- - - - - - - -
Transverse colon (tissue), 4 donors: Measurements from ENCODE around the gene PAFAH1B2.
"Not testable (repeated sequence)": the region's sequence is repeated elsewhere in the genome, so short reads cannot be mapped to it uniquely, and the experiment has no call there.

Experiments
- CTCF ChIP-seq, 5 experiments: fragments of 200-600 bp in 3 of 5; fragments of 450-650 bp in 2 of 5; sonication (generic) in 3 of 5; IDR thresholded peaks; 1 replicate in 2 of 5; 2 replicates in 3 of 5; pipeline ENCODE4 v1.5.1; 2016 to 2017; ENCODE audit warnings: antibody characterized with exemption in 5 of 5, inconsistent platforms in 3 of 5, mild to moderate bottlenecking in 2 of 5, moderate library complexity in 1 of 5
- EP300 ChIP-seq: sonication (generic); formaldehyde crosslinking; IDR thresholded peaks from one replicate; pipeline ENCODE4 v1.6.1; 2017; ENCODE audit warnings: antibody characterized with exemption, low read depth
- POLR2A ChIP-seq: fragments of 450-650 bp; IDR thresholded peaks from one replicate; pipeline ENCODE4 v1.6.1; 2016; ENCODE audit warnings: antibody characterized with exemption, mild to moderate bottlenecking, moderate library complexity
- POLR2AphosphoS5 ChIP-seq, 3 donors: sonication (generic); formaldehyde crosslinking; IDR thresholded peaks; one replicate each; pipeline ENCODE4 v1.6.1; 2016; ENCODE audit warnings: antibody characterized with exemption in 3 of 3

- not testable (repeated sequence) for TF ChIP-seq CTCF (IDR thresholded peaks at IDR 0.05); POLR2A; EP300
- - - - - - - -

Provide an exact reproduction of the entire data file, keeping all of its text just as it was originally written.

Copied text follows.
Transverse colon (tissue), 4 donors: Measurements from ENCODE around the gene PAFAH1B2.
"Not testable (repeated sequence)": the region's sequence is repeated elsewhere in the genome, so short reads cannot be mapped to it uniquely, and the experiment has no call there.

Experiments
- CTCF ChIP-seq, 5 experiments: fragments of 200-600 bp in 3 of 5; fragments of 450-650 bp in 2 of 5; sonication (generic) in 3 of 5; IDR thresholded peaks; 1 replicate in 2 of 5; 2 replicates in 3 of 5; pipeline ENCODE4 v1.5.1; 2016 to 2017; ENCODE audit warnings: antibody characterized with exemption in 5 of 5, inconsistent platforms in 3 of 5, mild to moderate bottlenecking in 2 of 5, moderate library complexity in 1 of 5
- EP300 ChIP-seq: sonication (generic); formaldehyde crosslinking; IDR thresholded peaks from one replicate; pipeline ENCODE4 v1.6.1; 2017; ENCODE audit warnings: antibody characterized with exemption, low read depth
- POLR2A ChIP-seq: fragments of 450-650 bp; IDR thresholded peaks from one replicate; pipeline ENCODE4 v1.6.1; 2016; ENCODE audit warnings: antibody characterized with exemption, mild to moderate bottlenecking, moderate library complexity
- POLR2AphosphoS5 ChIP-seq, 3 donors: sonication (generic); formaldehyde crosslinking; IDR thresholded peaks; one replicate each; pipeline ENCODE4 v1.6.1; 2016; ENCODE audit warnings: antibody characterized with exemption in 3 of 3

- not testable (repeated sequence) for TF ChIP-seq CTCF (IDR thresholded peaks at IDR 0.05); POLR2A; EP300